The selling of PSL clubs is back in the spotlight – and it’s irritating the hell out of football fans. There can’t be “business as usual” when such transactions leave the players and coaching staff in the lurch.
The sale of Highlands Park is a case in point. It was disturbing to hear that some players learnt about the deal only recently, when it was already signed and sealed. It seems those in charge didn’t have the decency to inform those who’d be affected in advance.
Not so long ago, the Bidvest Wits sale to first-division campaigners Tshakhuma Tsha Madzivhandila also created panic and even left head coach Gavin Hunt without a job.
The news of the Wits transaction was officially relayed to the team on the cold Tuesday morning of June 16 after a few months of media reports on the imminent sale of the 99-year-old club.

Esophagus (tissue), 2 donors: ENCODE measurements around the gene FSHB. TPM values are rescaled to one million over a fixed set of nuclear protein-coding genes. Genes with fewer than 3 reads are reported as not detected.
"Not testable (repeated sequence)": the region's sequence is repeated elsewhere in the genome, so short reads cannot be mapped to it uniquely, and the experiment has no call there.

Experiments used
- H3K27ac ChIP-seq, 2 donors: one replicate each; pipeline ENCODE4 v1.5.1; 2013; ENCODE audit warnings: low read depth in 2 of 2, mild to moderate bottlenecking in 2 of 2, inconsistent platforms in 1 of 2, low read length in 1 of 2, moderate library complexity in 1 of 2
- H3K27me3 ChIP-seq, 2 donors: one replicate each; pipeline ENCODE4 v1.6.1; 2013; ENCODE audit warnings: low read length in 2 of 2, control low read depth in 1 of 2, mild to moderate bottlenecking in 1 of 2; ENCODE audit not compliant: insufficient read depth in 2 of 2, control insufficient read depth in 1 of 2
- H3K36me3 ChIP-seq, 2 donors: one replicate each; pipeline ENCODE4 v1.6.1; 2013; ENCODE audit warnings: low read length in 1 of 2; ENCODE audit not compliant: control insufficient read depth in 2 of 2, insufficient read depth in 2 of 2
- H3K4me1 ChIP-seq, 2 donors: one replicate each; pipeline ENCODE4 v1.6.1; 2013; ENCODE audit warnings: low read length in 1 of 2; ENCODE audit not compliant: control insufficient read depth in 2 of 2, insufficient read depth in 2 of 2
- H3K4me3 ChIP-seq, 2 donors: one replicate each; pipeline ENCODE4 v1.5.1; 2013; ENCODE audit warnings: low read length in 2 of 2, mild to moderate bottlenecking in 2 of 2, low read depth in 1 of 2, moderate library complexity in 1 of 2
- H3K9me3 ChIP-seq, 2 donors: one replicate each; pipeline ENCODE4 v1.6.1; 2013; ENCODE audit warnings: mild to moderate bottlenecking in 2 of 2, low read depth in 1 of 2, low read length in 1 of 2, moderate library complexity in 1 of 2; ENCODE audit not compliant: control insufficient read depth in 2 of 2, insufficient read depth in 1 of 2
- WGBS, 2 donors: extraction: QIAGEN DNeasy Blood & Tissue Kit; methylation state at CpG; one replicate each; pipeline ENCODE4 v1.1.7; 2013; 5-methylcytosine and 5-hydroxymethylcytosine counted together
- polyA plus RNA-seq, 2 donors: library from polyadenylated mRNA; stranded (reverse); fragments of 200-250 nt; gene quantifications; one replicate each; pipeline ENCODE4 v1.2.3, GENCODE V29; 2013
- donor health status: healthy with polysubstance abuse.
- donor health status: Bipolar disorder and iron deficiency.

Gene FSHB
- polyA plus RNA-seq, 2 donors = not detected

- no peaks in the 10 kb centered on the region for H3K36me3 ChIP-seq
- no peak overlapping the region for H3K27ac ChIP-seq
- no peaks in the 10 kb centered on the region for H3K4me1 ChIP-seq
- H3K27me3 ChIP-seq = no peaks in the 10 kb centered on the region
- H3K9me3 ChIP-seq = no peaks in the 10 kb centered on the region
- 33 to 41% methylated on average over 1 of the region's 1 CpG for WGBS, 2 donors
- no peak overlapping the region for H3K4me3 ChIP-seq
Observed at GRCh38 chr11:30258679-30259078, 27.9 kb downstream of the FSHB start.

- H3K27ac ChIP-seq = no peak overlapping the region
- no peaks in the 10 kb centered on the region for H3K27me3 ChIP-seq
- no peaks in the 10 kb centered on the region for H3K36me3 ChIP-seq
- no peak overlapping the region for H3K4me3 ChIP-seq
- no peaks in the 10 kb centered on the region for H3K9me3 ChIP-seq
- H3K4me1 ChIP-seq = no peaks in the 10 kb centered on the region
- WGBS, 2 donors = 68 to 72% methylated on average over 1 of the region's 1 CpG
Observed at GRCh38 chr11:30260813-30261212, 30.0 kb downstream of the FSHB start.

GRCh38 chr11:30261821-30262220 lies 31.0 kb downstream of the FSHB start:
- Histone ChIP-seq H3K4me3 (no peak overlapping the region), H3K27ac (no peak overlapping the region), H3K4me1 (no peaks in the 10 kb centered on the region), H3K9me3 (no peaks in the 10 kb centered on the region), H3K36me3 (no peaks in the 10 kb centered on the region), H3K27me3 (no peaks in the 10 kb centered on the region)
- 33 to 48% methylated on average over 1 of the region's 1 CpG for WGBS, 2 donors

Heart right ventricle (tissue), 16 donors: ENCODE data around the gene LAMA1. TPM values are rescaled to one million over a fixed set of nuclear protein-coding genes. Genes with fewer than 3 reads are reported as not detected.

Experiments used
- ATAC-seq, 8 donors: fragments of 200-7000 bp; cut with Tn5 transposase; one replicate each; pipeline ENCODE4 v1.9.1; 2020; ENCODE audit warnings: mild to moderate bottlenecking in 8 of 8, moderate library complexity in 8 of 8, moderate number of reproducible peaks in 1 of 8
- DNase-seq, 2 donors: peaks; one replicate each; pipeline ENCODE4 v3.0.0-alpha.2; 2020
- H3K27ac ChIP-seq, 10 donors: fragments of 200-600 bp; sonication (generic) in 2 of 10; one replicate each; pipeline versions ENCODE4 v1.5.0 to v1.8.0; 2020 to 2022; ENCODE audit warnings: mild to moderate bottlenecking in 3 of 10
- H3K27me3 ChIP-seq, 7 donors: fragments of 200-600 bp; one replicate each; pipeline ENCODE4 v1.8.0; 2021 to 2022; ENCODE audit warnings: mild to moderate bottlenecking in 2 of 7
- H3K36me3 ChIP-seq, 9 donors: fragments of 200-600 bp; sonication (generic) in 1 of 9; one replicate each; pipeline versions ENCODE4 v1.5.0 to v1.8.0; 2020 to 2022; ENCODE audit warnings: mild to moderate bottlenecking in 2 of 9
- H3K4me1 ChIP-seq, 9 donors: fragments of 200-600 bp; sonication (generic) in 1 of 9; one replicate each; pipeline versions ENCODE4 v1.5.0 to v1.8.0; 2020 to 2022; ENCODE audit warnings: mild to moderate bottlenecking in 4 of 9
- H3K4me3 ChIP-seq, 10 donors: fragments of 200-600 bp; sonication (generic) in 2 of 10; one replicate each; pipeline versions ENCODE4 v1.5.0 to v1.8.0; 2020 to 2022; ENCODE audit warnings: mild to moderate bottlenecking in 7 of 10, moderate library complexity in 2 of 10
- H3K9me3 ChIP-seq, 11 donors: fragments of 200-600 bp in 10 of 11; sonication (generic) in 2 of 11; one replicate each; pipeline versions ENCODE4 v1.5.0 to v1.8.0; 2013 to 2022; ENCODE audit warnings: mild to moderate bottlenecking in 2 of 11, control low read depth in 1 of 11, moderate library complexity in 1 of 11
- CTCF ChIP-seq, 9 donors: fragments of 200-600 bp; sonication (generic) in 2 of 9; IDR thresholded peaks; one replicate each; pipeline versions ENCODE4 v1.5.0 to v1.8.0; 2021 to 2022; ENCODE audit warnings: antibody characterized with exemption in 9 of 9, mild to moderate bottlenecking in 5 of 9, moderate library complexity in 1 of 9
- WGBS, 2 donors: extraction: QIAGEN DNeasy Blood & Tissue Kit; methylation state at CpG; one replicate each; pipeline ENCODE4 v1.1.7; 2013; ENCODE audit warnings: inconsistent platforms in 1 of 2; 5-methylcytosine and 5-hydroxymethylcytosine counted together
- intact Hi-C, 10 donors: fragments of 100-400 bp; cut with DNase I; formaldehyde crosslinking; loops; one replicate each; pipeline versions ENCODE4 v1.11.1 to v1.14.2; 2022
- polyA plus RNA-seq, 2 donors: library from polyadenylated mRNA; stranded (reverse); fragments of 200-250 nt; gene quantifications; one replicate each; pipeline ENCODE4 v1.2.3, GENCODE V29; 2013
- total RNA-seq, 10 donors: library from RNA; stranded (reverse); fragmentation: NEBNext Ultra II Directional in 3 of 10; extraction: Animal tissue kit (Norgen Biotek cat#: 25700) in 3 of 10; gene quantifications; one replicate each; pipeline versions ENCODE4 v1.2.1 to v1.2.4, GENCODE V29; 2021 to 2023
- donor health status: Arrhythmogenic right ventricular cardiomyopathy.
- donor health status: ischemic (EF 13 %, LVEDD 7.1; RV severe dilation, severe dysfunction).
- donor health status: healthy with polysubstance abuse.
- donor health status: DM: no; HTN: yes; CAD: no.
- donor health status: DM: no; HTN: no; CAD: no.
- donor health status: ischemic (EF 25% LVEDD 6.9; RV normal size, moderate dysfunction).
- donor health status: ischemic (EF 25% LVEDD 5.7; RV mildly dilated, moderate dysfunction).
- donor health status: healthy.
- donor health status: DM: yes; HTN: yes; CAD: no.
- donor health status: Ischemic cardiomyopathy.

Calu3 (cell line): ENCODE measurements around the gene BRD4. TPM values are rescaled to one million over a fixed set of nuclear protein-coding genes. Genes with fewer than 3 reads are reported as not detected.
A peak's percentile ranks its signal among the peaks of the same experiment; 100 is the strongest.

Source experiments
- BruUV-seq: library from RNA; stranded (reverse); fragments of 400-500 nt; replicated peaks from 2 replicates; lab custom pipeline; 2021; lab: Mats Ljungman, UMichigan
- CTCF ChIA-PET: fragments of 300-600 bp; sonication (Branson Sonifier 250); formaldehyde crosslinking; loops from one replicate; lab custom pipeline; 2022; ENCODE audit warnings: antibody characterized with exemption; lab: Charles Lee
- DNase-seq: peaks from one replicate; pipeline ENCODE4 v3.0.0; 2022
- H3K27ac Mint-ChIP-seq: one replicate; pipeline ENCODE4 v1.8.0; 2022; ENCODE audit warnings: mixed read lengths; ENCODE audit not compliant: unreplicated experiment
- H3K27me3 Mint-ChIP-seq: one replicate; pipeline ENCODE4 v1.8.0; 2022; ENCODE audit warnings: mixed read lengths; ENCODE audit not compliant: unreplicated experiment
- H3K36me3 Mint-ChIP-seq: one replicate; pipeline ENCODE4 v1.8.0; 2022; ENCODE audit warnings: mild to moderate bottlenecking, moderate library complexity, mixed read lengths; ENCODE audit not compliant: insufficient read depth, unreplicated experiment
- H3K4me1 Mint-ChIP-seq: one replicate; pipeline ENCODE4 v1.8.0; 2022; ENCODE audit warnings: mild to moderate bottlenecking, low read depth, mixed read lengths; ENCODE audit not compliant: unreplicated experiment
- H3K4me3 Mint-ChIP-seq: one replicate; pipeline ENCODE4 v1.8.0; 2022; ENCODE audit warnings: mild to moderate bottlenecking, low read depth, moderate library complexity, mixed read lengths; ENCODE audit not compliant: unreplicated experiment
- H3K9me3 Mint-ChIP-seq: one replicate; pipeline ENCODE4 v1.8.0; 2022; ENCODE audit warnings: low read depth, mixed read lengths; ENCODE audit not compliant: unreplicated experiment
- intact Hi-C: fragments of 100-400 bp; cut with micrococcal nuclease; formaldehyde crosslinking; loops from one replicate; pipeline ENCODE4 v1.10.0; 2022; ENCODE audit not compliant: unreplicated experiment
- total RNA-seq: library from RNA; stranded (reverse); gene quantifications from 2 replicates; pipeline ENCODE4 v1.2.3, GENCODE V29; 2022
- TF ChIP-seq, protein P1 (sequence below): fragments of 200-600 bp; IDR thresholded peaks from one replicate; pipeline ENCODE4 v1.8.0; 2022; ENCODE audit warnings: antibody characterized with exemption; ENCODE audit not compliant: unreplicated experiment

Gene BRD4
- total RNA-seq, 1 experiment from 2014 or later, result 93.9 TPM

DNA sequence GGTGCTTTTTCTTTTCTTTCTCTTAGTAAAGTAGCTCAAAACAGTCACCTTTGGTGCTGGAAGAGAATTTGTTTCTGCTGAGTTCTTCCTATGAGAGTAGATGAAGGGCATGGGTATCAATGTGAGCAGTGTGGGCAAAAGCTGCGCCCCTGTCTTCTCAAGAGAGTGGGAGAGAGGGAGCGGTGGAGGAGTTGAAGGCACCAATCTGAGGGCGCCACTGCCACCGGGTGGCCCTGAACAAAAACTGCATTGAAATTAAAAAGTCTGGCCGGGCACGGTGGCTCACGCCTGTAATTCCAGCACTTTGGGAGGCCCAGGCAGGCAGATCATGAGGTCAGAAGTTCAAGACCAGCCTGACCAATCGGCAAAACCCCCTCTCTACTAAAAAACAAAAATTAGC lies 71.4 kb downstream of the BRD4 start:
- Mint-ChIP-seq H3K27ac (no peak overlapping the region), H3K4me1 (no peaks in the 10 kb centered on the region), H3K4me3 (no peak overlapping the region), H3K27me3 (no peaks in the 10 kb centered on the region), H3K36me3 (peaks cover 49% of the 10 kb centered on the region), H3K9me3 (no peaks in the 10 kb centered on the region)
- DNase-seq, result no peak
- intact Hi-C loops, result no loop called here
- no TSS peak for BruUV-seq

What the two aforementioned transactions have in common are the denials and dishonesty that accompanied them, despite the sellers being well aware that the entities would soon cease to exist.
The PSL maintains there’s little it can do about the situation, citing the Constitution of the country that upholds free economic activity.
But something can surely be done to prevent these deals from being concluded willy-nilly.
The demise of Wits also robbed South African football of a club that was a few months away from celebrating 100 years in existence.
Similarly, the community of Tembisa, and Ekurhuleni at large, watched helplessly as an entity with which they’d forged a strong bond was abruptly taken away.
There have been club sales at other top leagues around the world, but nothing like what we’ve witnessed in the PSL, where the selling of statuses has become as common as the sale of masks during the Covid-19 pandemic.
Worse, the legacies are also eroded when the buyers relocate the clubs.